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Living With a Terrible Grief

An East Bay mother, whose son was never found after his suicide at the Golden Gate Bridge, counsels compassion for the family of Danville teen Alliy Bayliss.

For the family of Allison Bayliss, it is possible that their grief will be complicated by the fact she has not been found. 

Sadly, that is a reality that many families of Golden Gate Bridge suicide victims endure for days, months and years. 

Compounding the tragedy of losing a loved one to a suicide on the Golden Gate Bridge is the fact that the bodies of many who jump are never recovered, according to a Hercules mother whose 20-year-old son probably  jumped from the bridge on the morning of Nov. 15, 2007. Matthew Whitmer is still officially "missing," as are others whose bodies have not been found. 

"If no one saw them jump, there is going to be an even bigger hope that they walked off the other end of the bridge," said Dayna Whitmer, whose son would have turned 24 Saturday. Nearly four years later, he is not officially dead but is listed as a "missing person."  "You can't let go of the hope. It's almost impossible to let go of the hope."

Bayliss, a 15-year-old  student, was seen walking onto the bridge at about 10 a.m. Monday but wasn't seen leaving it,  Her locked bicycle, with her helmet beside it, was found in the parking lot of Fort Point, right below the bridge.

The CHP and Danville Police say their investigation found she ended her life by jumping from the bridge — something that even many people who didn't know her find hard to believe, based on comments they're posting on Patch.

Even Saturday morning, after the family announced a Monday public celebration of Bayliss' life, one Danville resident posted: "I still continue to have hope. How do you know she didn't get in a car and that's why you didn't see her come off the bridge? I'm still hoping and praying for a miracle."

Patch has repeatedly questioned authorities about the evidence they have of Bayliss' suicide, and they've assured us that their information is accurate.

"She walked onto the bridge and didn't come back," said Danville Police Chief Steve Simpkins.

In their announcement, released Friday, the Bayliss family extended their thanks to the Danville community and invited people to attend a  at 2 p.m. Monday at Danville's. "Alliy was a caring and compassionate young woman and an avid learner who was always interested in helping others," the statement said.

Whitmer has become an advocate for families and for erecting a suicide prevention barrier at the bridge. She also has created a website, goldengatebridgesuicides.com, that offers practical resources for families who are coping with this unique tragedy.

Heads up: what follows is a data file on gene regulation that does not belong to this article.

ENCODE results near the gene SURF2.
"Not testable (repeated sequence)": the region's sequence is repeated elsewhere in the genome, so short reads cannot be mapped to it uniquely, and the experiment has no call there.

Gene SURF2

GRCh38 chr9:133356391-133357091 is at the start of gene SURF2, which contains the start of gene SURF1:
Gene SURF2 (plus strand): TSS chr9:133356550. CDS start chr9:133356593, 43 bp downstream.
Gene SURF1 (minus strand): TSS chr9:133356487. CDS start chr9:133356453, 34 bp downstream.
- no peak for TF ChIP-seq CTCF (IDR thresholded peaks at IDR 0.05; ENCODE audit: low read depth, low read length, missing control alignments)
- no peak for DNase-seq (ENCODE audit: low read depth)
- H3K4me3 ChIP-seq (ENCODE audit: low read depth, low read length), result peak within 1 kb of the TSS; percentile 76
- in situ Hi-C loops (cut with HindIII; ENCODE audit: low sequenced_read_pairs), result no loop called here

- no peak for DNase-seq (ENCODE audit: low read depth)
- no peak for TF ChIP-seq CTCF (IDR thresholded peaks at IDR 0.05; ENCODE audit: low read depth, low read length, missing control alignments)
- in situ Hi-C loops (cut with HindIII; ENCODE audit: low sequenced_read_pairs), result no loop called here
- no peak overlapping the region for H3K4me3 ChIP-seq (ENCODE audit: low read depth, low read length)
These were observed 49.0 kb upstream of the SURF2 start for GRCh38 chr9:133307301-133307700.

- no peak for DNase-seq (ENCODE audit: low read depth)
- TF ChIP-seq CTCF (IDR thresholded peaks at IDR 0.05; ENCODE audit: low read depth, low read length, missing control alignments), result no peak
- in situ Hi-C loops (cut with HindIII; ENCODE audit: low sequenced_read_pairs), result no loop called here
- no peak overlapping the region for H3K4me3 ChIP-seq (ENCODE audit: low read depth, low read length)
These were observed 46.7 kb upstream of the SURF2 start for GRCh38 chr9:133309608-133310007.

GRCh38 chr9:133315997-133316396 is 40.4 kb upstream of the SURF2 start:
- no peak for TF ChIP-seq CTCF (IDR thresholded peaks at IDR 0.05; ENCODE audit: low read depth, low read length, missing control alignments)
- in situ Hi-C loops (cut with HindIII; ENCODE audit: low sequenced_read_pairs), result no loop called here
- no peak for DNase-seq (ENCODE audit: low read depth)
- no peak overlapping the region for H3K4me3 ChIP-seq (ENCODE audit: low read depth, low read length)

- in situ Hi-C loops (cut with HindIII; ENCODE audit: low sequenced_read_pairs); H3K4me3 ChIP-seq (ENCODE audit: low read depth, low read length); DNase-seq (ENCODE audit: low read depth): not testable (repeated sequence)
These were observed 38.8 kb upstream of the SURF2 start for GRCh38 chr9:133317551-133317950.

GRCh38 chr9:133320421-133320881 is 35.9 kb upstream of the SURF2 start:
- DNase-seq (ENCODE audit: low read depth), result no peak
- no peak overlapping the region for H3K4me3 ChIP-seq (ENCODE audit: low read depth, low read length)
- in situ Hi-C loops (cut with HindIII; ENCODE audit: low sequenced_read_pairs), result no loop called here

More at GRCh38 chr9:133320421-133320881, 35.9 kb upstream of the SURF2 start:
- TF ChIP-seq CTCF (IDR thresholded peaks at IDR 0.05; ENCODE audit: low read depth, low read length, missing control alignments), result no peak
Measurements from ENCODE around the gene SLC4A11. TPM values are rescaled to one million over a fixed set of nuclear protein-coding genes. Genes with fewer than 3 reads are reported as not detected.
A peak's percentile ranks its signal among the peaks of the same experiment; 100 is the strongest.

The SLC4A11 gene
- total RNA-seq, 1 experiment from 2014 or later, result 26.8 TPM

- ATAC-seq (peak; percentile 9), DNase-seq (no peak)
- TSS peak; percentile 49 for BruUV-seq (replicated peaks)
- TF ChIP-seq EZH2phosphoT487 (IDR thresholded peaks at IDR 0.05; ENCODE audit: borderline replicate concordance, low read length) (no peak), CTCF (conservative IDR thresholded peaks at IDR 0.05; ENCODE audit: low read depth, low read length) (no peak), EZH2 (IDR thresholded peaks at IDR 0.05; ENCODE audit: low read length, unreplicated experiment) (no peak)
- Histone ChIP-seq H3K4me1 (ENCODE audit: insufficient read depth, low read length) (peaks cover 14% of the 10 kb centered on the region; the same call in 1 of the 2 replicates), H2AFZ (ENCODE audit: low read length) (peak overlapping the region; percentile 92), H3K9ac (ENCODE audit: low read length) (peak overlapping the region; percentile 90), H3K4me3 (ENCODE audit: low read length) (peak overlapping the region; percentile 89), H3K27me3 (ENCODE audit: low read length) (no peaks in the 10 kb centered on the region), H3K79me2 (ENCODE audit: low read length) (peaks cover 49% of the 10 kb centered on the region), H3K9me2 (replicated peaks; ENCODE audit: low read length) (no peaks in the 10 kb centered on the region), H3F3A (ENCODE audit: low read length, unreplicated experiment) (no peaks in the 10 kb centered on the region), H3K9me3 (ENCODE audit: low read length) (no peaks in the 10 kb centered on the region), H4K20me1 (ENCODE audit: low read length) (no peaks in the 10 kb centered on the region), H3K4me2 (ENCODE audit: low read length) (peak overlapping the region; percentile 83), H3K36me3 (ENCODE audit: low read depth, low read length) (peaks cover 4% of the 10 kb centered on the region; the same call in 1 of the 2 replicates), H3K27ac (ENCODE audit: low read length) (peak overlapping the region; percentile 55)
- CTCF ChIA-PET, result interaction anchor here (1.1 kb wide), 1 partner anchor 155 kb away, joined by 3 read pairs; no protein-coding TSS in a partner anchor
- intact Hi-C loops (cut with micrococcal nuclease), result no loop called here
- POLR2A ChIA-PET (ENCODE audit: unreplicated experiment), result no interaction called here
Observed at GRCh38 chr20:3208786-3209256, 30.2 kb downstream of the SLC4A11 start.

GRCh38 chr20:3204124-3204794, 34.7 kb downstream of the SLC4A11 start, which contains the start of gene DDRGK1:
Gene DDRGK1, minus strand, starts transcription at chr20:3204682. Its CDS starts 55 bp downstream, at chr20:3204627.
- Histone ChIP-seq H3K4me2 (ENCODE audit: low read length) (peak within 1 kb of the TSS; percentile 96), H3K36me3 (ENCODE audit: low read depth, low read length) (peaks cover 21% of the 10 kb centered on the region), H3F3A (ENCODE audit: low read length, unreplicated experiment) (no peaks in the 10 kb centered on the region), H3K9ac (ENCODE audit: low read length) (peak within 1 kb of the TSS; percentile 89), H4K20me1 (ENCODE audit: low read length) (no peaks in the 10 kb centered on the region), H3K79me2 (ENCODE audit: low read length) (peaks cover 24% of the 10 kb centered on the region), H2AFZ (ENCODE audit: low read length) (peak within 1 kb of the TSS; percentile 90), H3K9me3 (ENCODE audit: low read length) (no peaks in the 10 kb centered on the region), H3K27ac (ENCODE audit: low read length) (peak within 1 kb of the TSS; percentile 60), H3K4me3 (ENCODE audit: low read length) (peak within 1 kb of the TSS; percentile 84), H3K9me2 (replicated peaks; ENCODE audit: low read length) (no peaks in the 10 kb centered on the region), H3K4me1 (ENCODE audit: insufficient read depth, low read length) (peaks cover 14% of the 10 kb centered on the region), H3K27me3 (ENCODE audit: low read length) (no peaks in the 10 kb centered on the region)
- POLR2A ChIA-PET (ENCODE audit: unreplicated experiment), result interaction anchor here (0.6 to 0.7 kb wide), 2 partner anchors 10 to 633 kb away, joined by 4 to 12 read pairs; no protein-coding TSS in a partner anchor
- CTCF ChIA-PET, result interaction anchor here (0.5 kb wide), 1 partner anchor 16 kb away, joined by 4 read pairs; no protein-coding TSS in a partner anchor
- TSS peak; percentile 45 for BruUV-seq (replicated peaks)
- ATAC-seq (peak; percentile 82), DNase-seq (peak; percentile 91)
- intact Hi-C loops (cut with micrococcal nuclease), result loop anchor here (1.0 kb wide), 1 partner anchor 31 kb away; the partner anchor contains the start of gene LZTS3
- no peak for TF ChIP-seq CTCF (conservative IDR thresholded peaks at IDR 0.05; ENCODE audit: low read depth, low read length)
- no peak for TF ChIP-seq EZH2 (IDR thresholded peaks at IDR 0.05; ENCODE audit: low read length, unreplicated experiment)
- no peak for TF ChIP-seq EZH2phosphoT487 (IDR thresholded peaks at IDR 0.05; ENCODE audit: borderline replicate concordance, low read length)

"It's so difficult when you can't get them home," said Whitmer. "It’s not unlike all the MIAs in Vietnam, you never know for sure until you get them home."

John Bateson, the executive director of the Contra Costa Crisis Center and the author of a forthcoming book on suicides at the Golden Gate Bridge, said that a number of the 1,550 confirmed suicides are not officially recorded as "suicides" because the bodies were never found. He can't say what percentage of bridge suicides are classified as missing person's cases, just as no one can say for sure how many people have died.  

He and Whitmer said the currents of San Francisco Bay push the bodies in various directions, over to Marin County, down to San Mateo County or out into the Pacific Ocean. Both Bateson and Whitmer said the bodies of people believed to have jumped from the bridge have been carried out and turned up as far as away as Santa Cruz, the Farallon Islands, even Mendocino County. 

Ken Holmes, the former longtime coroner of Marin County, whose office has conducted the majority of autopsies on bridge suicide victims, told Whitmer that some bodies don't resurface. After Matthew disappeared, Holmes advised her to keep calling his office. But after six months, she was told to expect his body probably would not be recovered after being in the water for so long.

Whitmer said her son, who had been in Cub Scouts and Boy Scouts, had a mental illness. At the age of 12, he told his mother he had tried to kill himself. After a hospitalization, he was given a diagnosis of schizo-affective disorder, an illness that has components of schizophrenia and a mood disorder. Matthew received treatment, stayed very active in sports, completed high school, and traveled  to the United Kingdom and Ireland as a student ambassador for People to People, a program for young adults to travel around the world.